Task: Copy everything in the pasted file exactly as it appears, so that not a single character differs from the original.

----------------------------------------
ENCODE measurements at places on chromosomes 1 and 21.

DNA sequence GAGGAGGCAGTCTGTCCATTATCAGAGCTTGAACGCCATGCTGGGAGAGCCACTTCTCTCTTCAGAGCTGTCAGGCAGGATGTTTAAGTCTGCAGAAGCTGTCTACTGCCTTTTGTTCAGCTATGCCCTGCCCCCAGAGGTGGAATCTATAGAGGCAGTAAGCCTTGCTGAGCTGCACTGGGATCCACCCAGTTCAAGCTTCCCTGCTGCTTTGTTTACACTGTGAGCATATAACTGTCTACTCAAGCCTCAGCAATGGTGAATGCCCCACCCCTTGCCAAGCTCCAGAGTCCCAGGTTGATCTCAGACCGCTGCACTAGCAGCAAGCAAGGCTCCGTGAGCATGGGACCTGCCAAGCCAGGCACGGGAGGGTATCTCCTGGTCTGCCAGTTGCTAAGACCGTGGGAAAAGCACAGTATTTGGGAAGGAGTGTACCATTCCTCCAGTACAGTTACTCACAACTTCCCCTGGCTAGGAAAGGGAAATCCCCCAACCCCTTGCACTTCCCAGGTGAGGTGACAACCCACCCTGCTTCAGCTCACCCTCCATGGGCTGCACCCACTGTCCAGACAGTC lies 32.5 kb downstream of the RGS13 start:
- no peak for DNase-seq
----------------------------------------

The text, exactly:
ENCODE measurements at places on chromosomes 1 and 21.

DNA sequence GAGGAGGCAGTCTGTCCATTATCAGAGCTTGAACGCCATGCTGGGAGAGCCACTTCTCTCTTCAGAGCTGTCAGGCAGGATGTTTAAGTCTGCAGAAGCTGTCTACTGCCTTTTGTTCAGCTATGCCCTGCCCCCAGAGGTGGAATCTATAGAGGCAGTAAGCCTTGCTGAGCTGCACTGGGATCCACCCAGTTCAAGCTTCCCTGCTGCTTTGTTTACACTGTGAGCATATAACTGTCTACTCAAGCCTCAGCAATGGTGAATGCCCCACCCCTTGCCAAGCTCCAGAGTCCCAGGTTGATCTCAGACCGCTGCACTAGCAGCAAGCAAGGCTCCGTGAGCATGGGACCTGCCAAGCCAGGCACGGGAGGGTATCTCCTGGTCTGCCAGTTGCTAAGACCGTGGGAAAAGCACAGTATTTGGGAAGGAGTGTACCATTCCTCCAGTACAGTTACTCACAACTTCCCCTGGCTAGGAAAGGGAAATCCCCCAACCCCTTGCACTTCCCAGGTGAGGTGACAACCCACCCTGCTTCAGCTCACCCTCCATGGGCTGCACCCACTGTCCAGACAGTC lies 32.5 kb downstream of the RGS13 start:
- no peak for DNase-seq